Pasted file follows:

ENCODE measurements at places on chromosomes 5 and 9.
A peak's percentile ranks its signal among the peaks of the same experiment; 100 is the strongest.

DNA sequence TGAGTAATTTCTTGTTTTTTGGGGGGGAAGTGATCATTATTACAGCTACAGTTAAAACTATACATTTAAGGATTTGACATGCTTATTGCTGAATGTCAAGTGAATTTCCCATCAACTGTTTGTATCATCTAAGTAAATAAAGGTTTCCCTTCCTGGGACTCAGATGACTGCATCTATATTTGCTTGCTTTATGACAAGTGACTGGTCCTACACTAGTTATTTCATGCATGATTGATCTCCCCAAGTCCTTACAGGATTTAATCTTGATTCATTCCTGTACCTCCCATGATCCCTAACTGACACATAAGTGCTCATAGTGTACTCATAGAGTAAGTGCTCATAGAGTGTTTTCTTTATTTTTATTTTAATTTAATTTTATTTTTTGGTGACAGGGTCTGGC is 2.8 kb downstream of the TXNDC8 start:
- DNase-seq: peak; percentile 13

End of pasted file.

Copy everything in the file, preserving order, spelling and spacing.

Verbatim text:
ENCODE measurements at places on chromosomes 5 and 9.
A peak's percentile ranks its signal among the peaks of the same experiment; 100 is the strongest.

DNA sequence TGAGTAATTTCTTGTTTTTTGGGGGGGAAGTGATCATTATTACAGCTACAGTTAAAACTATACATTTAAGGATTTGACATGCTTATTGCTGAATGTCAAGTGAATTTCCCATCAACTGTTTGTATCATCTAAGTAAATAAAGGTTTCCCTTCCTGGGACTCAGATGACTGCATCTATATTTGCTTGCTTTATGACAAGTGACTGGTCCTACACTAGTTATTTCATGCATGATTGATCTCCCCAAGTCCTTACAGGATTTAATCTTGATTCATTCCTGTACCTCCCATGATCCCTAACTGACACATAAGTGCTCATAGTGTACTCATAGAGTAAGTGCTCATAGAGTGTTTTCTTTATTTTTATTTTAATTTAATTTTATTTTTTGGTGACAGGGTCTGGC is 2.8 kb downstream of the TXNDC8 start:
- DNase-seq: peak; percentile 13